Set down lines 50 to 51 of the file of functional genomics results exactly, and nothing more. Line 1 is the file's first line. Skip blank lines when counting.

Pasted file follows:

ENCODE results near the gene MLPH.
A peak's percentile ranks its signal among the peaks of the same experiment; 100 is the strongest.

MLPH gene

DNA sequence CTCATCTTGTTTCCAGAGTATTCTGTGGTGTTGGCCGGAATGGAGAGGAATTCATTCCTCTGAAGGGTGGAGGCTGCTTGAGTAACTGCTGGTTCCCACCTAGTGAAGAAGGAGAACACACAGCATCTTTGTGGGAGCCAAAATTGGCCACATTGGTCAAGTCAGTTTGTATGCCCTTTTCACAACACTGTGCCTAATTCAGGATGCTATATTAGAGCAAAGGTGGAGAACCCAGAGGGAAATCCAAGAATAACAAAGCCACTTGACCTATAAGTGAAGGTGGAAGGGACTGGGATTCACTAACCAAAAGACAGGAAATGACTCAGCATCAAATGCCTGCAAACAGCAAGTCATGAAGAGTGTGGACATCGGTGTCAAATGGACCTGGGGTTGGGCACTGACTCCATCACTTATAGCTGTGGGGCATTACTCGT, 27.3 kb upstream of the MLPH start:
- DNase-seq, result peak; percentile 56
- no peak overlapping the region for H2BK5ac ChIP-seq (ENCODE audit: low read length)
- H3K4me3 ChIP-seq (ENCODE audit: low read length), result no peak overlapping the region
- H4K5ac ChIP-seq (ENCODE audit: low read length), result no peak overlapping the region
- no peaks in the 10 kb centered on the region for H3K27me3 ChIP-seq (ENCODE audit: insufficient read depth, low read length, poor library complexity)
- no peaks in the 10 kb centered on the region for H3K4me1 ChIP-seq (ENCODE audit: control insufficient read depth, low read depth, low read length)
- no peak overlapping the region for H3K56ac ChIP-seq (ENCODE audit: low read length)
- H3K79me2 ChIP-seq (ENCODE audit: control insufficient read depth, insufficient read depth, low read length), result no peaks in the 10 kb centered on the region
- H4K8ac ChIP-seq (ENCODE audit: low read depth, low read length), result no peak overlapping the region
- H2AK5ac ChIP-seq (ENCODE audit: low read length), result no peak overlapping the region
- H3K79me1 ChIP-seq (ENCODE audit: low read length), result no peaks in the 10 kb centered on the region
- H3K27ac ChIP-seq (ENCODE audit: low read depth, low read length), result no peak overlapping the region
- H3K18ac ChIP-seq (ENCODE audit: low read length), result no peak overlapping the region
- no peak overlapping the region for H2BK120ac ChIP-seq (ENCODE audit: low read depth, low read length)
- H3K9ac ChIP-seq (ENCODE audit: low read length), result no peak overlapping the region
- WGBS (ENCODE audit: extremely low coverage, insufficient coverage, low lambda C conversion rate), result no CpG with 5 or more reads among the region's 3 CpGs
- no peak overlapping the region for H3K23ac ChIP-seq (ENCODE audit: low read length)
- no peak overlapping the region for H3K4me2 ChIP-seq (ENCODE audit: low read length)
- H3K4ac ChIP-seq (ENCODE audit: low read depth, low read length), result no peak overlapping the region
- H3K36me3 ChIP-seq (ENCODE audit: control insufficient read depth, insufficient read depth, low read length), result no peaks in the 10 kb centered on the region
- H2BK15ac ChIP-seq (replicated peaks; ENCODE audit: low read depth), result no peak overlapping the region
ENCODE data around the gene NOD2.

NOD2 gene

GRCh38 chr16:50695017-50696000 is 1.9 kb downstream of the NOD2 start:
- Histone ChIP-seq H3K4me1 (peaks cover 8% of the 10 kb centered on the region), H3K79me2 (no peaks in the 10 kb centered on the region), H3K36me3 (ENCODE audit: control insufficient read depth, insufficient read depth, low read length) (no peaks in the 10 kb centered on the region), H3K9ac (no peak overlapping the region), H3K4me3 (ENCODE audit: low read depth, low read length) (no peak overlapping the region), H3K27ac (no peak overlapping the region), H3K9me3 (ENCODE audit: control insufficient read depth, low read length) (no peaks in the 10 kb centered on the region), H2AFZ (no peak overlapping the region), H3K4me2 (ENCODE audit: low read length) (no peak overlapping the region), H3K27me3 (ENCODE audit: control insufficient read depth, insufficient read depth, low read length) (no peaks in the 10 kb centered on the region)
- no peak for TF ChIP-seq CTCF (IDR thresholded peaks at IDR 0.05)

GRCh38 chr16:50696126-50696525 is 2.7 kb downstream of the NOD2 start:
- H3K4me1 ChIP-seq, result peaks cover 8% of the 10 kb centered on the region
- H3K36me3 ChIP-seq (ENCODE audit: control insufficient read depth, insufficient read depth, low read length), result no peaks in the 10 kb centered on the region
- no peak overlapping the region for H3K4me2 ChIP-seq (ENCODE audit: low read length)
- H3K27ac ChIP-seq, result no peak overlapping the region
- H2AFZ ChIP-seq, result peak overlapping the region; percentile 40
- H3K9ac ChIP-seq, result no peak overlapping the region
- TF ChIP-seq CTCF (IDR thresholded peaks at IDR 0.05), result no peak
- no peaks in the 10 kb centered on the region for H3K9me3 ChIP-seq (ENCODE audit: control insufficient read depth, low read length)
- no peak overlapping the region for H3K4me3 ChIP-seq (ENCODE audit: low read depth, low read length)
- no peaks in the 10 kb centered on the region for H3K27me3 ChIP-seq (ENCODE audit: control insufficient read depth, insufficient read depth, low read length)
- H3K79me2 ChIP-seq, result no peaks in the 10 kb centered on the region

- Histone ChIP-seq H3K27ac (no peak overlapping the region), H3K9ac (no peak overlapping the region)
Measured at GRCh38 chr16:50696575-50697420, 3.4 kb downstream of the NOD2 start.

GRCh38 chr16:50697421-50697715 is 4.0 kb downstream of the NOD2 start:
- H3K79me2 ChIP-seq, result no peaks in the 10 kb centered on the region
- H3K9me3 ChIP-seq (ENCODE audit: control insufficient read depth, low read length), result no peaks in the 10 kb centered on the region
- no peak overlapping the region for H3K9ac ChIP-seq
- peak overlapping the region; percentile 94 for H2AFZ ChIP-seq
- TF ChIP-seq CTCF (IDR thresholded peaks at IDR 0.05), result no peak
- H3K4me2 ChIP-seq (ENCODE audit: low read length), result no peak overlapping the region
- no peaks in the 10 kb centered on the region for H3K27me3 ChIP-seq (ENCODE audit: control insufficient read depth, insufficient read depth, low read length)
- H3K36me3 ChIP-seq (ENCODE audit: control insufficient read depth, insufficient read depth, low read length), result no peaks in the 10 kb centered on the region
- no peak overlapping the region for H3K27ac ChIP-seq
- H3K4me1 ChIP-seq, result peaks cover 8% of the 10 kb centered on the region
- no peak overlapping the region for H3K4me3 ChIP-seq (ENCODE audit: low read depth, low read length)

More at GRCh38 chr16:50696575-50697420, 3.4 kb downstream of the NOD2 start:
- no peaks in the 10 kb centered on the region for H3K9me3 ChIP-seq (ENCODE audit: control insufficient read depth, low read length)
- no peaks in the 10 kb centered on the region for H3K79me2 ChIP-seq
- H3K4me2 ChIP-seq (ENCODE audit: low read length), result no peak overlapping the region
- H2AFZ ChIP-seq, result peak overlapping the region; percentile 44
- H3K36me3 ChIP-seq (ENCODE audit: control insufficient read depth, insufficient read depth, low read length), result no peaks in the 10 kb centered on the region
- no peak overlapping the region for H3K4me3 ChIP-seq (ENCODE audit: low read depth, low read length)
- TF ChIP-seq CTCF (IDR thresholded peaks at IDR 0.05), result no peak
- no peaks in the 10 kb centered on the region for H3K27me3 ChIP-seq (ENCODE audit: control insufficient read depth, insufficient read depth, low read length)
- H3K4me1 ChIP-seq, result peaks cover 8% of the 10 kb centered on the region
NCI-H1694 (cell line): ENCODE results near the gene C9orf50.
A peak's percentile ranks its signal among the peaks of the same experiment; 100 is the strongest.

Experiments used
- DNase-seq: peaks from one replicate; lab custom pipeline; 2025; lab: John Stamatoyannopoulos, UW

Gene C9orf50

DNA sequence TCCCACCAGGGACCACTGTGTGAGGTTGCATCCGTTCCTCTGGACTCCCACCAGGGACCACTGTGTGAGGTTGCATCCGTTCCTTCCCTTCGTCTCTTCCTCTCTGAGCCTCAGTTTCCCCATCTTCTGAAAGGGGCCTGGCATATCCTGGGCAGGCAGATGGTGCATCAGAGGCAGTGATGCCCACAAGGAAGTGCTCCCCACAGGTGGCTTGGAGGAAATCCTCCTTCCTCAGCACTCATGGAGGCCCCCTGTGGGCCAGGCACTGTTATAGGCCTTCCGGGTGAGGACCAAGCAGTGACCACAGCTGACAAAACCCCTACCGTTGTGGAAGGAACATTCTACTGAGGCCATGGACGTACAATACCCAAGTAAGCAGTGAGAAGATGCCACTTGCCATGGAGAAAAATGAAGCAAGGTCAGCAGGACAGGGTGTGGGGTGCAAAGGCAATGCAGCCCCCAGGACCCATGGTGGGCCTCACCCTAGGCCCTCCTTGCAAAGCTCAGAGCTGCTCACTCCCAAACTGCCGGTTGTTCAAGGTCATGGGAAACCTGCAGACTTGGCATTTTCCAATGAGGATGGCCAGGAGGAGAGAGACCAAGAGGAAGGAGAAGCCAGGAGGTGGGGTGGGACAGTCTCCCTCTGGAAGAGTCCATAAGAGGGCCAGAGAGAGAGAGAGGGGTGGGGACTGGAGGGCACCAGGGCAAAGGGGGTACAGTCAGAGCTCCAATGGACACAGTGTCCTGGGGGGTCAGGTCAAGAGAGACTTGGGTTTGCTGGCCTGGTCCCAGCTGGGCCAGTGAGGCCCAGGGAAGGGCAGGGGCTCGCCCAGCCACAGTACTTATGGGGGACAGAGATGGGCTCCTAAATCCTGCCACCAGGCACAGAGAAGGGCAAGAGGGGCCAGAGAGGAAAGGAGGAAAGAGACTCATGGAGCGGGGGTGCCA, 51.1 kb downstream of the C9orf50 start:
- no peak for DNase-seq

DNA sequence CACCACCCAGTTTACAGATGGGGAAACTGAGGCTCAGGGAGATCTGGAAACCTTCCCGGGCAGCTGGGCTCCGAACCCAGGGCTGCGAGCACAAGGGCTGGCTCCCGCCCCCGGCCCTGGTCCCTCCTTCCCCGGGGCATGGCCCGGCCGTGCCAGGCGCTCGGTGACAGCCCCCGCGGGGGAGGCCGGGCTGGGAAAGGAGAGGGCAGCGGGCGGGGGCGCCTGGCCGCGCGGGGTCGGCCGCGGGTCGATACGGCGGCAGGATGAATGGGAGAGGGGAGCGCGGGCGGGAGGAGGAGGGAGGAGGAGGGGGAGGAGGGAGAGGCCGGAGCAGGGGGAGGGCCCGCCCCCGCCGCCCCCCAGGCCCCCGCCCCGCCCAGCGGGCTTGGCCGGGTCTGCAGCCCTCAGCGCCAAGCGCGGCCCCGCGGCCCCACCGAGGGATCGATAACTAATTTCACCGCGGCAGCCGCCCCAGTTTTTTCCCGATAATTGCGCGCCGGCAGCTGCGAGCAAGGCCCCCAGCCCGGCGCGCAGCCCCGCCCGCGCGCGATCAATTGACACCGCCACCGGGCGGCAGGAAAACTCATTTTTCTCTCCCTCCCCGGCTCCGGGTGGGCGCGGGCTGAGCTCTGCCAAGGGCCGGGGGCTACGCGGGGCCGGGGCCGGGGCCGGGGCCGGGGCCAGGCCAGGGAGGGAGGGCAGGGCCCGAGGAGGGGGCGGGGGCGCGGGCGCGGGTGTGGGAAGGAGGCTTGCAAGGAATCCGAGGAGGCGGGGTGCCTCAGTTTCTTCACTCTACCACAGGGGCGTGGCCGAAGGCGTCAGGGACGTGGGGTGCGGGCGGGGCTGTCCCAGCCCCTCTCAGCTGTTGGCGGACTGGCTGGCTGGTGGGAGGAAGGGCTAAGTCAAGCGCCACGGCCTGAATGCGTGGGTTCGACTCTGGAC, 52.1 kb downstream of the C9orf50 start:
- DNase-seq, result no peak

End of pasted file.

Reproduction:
- TF ChIP-seq CTCF (IDR thresholded peaks at IDR 0.05), result no peak
- H3K4me2 ChIP-seq (ENCODE audit: low read length), result no peak overlapping the region